While I hope you enjoyed the book, "Big Bend Railroads," there were many photos that did not make the cut for numerous reasons. This post will give you the chance to see those missing photos.
See Part 1 here. See Part 2 here. See Part 4 here.
Still available at Amazon.com.
Milwaukee Road bridge seen during flooding during 1956. (Grant PUD Archival photo.)
During the construction of the Great Northern between Quincy and Trinidad, there was a lot of basalt to blast through to make the grade for the tracks. During the few months the crews were camped there they pitched tents, built stone ovens, and left evidence of their work. Amidst the rusty cans all over the place, this gem was found.
Burlington Northern attempted to garner some goodwill in the days following the eruption of Mt. St. Helens. Notable is that the BN actually owned the volcano, due to the land-grant given to BN predecessor Northern Pacific back in 1864.
Brick McFadden was VP in charge of Labor Relations for the Mon-Road Railroad. (Courtesy of Steve Rimple.)
The Milwaukee Road completed it line to Tacoma in 1909. It ran with steam powered locomotives for 10 years on the Coast Division, the section between Othello and Tacoma. This photo is likely from the early 1910s and shows how much has changed over the years. Electrification of the railroad came in 1919 and lasted until 1971. The wooden trestle on the right side of the photo was filled in. A lot of the rocks in the scene were removed, and the state highway was rerouted under the part of the bridge the locomotives are on. The river was dammed, raising the water level on the pillars.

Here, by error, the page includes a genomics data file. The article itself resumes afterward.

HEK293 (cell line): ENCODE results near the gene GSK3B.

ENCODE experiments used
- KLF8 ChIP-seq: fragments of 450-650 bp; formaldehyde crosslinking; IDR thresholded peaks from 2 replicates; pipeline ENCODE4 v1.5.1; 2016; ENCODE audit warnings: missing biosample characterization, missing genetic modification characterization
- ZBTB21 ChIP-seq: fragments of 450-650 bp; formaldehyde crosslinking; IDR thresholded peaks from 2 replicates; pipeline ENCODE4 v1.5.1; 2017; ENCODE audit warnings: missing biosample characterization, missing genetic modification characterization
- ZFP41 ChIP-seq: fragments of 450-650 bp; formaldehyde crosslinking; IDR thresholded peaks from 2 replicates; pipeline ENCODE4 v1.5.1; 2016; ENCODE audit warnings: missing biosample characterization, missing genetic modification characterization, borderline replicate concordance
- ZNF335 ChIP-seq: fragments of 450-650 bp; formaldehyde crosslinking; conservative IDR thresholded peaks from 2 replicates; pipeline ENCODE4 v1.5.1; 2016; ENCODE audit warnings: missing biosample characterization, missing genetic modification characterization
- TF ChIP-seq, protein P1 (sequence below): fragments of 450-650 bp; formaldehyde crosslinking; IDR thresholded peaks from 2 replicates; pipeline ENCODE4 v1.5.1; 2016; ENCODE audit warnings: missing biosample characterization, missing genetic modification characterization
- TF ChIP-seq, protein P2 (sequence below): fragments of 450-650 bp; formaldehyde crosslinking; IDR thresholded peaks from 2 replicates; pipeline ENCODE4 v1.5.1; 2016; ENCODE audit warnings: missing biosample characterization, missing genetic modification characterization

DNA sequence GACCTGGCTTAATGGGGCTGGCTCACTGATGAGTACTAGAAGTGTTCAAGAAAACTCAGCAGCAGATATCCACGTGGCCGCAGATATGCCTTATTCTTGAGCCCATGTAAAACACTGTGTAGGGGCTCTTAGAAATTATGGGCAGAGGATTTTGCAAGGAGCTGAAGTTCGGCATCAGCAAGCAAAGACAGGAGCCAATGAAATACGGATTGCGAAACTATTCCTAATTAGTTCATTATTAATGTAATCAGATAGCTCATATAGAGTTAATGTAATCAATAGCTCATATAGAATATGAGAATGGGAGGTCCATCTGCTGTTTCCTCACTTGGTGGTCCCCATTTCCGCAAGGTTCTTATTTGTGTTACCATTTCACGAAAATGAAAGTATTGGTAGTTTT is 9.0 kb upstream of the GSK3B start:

This view, from between 1910 and 1917 of the depot is rather rare. It shows the depot in a dark green and red scheme which lasted up to the 1920s. The name on the front of the depot is rare, as most know the depots as having the name on the ends. Note the bundled item on the scale in front of the double doors on the end of the depot, and the hearse on the far left of the image. (Courtesy Lincoln County Historical Society.)
On November 19, 1964, it was announced that Larson Air Force Base would close in June 1966. The announcement caused a frenzy in the Moses Lake area, as citizen groups mobilized to identify public or private usages for the Larson site. Their efforts eventually paid off in the opening of the Grant County Airport on October 8, 1966. Part of the festivities was Monte’s train. Here it is, ready to be used. (Courtesy of the Grant PUD Archives.)